On the surface it seems that Barack Obama’s address today commemorating the 50th anniversary of Dr. Martin Luther King’s “I have a dream” speech is properly fitting. After all, Obama is the country’s first African-American president, a position that seemed far out of reach for black Americans when King uttered his powerful lines from the steps of the Lincoln Memorial in 1963. King’s dream of a society where character took preeminence over skin color and in which people embraced one another in brotherly love, has come to fruition for the vast majority of Americans of myriad racial and ethnic backgrounds who work, study, and play together. The power of King’s words on that fateful day were not selfish; rather, they asked us to consider broader, loftier notions of peace, equality, and friendship. And while the focus of the time was on the racial strife across the land, his speech was not merely about race. Instead, King transcended race by reaching deep within us all and evoking the spirit of the very best elements of our nature that connect us as members of a human family.
Today’s moment should be made for history, one man fulfilling a dream that another envisioned, a dedication to the broader significance of American progress. However, today President Barack Obama will deliver an address that is likely to be much less loftier, and much more self-centered than that of Dr. King. We can make this assumption based on the fact that Obama cannot seem to refrain from self-aggrandizement when speaking to the masses. He will not so much as carry the torch of hope for King but will bask in its glow for his own self-elevation. In his 1963 address, King said “In a sense we have come to our Nation’s Capital to cash a check. When the architects of our great republic wrote the magnificent words of the Constitution and the Declaration of Independence, they were signing a promissory note to which every American was to fall heir. This note was a promise that all men, yes, black men as well as white men, would be guaranteed to the inalienable rights of life liberty and the pursuit of happiness.” One might think that the first black president would be able to announce that we’ve made good on that check; instead, Barack Obama has broken the bank in terms of the utter despair and hopelessness that he has generated in the African-American community.
Despite the intense racial tension of the early 1960’s, and the limited opportunities for black Americans at that time, King was able to offer hope and change that was palpable. King did not take advantage of the platform to cast aspersions on white folks or encourage his followers to seek revenge for past transgressions. He asked us to look inside to find the best in ourselves and to remember the past while keeping an auspicious eye on the future. Today, Barack Obama cannot point to a better future. He is not merely a messenger, like King, but is the architect of the America in which we all live. King said, “Go back to Mississippi, go back to Alabama, go back to South Carolina go back to Georgia, go back to Louisiana, go back to the slums and ghettos of our modern cities, knowing that somehow this situation can and will be changed. Let us not wallow in the valley of despair. I say to you, my friends, we have the difficulties of today and tomorrow. I still have a dream. It is a dream deeply rooted in the American dream.” How can Barack Obama tell today’s audience to go back home with hope when he and his party are largely to blame for the rotting of the black family, the pervasiveness of unemployment and poverty, and the broken spirit of a disillusioned people?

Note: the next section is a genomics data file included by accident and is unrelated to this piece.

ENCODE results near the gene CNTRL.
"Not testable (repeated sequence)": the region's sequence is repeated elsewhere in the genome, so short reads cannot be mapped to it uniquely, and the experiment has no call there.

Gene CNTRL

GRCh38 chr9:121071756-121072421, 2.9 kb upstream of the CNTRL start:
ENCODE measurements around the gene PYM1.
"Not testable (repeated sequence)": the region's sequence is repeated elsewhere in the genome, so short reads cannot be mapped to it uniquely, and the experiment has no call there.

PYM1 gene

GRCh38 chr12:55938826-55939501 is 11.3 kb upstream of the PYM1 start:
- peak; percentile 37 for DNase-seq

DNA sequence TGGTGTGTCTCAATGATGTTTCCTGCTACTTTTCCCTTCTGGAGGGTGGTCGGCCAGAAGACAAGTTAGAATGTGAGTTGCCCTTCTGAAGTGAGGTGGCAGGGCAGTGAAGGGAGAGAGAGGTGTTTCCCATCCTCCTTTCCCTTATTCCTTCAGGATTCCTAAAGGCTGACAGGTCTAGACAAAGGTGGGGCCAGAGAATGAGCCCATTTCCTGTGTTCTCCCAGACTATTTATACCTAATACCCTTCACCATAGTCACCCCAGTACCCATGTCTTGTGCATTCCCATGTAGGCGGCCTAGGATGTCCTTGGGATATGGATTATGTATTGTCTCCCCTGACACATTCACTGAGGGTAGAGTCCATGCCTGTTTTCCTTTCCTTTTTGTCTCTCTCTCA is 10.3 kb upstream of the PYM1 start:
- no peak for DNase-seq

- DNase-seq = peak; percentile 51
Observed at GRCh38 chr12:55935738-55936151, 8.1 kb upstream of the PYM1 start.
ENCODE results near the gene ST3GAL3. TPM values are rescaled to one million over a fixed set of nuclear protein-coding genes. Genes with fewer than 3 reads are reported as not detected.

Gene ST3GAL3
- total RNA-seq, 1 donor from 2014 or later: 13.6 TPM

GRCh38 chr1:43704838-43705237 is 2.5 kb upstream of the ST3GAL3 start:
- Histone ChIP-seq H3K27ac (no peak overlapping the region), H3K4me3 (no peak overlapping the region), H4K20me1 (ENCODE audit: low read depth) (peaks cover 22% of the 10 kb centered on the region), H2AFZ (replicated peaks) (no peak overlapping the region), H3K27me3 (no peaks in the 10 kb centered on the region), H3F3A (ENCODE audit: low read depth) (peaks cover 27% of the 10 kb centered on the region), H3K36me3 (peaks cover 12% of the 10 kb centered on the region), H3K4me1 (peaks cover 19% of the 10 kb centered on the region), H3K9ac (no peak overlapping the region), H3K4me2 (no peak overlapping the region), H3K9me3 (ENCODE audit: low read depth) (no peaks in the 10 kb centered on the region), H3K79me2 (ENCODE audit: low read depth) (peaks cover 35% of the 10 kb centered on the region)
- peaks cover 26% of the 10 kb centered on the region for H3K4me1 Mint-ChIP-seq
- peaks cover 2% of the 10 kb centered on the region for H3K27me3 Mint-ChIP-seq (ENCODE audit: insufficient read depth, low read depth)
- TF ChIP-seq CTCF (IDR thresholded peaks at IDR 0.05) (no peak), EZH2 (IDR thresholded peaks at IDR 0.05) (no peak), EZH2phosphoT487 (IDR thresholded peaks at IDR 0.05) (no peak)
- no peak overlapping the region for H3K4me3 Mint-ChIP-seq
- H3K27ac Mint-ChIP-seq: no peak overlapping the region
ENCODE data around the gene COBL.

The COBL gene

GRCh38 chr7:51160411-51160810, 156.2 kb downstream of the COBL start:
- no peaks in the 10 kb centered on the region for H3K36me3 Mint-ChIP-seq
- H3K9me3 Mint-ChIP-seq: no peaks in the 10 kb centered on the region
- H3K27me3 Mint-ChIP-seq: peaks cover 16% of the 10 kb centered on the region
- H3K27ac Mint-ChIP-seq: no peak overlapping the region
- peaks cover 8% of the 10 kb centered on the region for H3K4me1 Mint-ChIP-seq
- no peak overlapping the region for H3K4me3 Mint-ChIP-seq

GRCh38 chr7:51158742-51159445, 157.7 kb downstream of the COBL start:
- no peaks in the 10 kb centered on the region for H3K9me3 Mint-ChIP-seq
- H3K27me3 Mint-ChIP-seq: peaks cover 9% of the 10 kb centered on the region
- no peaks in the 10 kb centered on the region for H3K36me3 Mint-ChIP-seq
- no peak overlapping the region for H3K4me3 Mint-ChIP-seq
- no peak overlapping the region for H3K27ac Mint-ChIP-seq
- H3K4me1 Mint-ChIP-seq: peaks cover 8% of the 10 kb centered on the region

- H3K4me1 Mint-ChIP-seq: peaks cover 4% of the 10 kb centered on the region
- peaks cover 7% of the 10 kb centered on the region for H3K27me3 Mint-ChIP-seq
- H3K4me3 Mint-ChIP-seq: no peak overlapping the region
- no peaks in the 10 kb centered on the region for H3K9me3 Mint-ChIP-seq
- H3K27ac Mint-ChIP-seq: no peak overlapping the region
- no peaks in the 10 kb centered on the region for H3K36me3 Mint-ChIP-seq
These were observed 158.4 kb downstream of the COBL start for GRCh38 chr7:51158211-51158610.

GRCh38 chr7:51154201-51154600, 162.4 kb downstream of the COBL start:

Unlike King, who believed in America’s founding principles, Barack Obama despises everything about the American founding. Unlike King, Barack Obama doesn’t believe in the American dream. Therefore, one wonders how he can entice others to believe otherwise. How can a president who has done everything in his power to inhibit the pursuit of happiness and liberty stand on the steps of the Lincoln memorial and give others hope that they can attain the impossible? King held up the Declaration of Independence as document whose ideals are good, but to what will Barack Obama point as inspiration for his message other than his own failed, destructive policies? He certainly cannot point to Dr. Martin Luther King, Jr. King would be aghast at the destruction of the black family, the crime and violence, and the dependence of African-Americans on the Democrat Party. In the end, today’s speech will be more about Obama and his dream of a new nation, an America where individual pursuit of happiness is suppressed and despised, than about reconnecting with the spirit of King’s momentous words.